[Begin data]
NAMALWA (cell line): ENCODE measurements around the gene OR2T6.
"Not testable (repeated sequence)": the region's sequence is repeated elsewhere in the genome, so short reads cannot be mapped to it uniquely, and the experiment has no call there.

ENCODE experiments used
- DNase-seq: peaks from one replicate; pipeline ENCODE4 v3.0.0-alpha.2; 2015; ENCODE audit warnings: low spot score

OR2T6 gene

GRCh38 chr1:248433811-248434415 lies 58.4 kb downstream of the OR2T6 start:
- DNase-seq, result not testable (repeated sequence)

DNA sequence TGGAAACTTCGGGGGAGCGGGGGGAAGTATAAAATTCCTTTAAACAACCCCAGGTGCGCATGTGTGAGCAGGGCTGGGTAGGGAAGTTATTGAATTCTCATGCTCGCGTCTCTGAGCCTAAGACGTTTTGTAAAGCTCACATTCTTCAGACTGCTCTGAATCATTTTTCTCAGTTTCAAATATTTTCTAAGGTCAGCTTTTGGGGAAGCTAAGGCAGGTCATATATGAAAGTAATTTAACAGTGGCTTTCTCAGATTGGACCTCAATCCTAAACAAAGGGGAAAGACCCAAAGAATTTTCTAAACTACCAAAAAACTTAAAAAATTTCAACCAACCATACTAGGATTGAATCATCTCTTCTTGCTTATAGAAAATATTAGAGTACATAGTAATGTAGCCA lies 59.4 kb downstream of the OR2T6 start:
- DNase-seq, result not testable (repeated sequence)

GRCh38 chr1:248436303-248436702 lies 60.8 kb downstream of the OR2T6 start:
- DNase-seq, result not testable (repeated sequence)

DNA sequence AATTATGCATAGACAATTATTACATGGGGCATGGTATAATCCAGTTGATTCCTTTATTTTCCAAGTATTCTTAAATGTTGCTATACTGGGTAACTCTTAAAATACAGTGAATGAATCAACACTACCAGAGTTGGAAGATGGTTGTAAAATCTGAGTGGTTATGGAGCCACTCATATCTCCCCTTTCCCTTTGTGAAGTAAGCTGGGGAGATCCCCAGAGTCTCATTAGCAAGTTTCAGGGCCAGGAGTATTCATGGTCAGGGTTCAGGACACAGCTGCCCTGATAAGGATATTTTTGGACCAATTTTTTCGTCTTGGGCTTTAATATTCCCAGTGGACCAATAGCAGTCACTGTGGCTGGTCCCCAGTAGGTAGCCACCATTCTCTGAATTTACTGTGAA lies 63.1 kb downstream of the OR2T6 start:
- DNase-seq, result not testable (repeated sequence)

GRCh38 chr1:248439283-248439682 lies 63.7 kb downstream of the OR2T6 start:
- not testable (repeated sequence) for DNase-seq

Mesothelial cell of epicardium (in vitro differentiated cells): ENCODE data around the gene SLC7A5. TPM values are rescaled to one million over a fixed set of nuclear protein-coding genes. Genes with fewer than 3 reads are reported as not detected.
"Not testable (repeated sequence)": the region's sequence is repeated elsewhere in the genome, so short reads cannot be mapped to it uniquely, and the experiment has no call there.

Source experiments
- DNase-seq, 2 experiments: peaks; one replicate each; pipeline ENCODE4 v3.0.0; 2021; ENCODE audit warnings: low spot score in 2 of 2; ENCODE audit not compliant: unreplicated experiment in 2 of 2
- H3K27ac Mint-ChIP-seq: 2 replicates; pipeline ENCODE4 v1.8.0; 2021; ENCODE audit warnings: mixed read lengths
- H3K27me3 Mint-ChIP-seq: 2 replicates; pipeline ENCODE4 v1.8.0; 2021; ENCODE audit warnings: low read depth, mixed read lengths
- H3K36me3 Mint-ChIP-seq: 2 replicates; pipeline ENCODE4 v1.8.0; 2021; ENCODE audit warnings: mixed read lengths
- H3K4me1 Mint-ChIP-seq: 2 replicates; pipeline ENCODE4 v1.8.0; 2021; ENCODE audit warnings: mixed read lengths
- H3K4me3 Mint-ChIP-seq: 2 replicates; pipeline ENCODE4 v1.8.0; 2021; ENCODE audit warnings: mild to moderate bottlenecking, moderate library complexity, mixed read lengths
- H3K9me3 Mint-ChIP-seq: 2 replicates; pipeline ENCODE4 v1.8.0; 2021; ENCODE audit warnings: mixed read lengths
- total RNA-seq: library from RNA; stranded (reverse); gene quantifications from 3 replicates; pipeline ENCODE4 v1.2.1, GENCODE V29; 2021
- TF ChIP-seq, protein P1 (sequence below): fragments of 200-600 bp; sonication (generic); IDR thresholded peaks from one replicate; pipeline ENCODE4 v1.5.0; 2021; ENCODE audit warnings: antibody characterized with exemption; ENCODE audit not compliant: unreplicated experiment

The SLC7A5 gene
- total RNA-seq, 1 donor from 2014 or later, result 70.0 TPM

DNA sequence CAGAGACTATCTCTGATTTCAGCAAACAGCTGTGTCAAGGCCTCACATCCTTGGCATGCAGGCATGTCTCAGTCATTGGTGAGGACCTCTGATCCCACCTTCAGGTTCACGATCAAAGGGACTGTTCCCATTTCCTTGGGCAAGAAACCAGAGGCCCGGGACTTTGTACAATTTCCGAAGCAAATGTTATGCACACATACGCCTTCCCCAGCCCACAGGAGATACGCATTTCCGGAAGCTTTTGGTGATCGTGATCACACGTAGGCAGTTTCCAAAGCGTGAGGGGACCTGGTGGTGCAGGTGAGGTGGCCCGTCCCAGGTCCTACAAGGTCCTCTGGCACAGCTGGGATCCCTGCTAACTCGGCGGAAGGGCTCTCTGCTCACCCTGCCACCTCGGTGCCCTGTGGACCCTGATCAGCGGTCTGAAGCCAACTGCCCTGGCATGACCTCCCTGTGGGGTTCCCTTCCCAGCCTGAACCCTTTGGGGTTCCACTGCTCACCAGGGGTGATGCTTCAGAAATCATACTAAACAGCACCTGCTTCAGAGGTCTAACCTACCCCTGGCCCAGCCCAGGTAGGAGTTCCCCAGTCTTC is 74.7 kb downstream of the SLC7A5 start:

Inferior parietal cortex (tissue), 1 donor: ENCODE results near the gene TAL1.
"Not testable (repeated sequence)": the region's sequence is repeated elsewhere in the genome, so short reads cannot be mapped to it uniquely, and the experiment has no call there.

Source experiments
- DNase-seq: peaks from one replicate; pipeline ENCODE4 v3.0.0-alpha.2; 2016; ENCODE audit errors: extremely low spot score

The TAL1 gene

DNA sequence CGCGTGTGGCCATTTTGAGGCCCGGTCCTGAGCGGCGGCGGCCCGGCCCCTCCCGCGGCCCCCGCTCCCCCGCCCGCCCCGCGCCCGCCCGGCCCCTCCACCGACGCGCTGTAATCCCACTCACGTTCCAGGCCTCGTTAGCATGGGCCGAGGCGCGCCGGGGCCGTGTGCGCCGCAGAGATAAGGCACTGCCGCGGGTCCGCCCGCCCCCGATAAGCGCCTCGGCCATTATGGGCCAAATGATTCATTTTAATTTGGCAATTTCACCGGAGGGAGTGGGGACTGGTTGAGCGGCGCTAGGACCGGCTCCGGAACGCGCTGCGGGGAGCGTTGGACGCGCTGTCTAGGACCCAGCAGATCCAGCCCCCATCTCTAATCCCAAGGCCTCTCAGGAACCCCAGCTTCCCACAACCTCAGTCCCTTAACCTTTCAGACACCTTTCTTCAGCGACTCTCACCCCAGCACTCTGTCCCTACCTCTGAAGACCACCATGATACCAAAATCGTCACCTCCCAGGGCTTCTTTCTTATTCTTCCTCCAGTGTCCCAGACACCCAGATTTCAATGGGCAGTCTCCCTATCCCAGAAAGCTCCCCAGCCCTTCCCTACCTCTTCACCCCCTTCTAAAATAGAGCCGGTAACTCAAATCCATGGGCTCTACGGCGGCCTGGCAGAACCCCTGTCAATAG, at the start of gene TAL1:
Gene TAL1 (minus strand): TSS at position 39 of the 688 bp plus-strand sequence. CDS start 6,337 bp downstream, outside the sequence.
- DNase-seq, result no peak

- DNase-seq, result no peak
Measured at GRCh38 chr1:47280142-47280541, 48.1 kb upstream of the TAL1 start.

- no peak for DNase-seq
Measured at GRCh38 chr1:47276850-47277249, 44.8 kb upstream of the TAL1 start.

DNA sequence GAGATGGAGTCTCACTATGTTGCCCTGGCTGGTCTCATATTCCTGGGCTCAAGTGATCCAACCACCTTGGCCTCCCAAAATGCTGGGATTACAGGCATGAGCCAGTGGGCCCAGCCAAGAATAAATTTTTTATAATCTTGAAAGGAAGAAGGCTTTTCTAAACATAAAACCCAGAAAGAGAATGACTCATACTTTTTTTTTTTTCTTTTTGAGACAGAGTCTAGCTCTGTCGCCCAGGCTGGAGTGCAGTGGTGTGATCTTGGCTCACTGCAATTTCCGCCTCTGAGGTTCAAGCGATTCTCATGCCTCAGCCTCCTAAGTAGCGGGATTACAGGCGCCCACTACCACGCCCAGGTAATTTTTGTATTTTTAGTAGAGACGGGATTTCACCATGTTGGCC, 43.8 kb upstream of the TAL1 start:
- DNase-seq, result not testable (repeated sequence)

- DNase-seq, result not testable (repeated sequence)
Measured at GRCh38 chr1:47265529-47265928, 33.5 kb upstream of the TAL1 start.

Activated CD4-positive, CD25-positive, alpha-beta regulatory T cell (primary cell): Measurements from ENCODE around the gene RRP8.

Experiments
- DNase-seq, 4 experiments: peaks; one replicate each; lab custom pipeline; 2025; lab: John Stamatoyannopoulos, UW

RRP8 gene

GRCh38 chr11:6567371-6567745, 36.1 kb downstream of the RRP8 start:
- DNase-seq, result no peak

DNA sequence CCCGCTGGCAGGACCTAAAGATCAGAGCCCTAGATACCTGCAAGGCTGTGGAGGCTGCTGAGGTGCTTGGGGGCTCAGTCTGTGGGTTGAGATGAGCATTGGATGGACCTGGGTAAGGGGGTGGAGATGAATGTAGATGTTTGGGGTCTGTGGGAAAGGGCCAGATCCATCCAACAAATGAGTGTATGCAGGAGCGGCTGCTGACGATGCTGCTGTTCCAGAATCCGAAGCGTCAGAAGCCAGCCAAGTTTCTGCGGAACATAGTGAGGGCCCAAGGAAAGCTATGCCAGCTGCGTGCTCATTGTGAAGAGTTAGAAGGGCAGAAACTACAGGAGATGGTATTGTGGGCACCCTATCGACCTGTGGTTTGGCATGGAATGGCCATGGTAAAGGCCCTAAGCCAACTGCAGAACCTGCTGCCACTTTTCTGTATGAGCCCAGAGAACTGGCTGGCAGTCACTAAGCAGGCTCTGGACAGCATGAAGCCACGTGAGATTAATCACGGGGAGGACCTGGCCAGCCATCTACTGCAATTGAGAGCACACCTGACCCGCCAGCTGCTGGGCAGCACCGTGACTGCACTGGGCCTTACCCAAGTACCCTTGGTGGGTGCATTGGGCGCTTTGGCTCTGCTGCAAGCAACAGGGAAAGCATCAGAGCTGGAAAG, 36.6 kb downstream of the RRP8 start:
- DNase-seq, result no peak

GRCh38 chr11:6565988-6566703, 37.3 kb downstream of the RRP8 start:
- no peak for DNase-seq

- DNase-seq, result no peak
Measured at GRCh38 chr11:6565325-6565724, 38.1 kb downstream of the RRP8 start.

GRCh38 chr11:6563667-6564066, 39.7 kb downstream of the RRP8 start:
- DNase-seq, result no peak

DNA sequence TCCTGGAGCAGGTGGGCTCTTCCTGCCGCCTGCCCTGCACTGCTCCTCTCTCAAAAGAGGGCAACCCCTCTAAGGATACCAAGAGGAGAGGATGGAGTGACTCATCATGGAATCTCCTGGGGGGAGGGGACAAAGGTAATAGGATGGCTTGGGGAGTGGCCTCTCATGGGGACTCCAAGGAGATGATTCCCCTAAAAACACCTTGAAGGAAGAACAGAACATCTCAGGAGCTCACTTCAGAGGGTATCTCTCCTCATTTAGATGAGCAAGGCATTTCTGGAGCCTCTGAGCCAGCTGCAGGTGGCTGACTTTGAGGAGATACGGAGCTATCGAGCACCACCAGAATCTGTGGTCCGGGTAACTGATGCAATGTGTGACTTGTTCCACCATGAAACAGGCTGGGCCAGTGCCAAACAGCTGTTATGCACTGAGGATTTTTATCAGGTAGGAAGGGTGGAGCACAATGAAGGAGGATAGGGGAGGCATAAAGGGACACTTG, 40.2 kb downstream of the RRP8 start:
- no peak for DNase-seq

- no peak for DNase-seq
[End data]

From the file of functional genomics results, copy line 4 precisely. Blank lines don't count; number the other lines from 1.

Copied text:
- DNase-seq: peaks from one replicate; pipeline ENCODE4 v3.0.0-alpha.2; 2015; ENCODE audit warnings: low spot score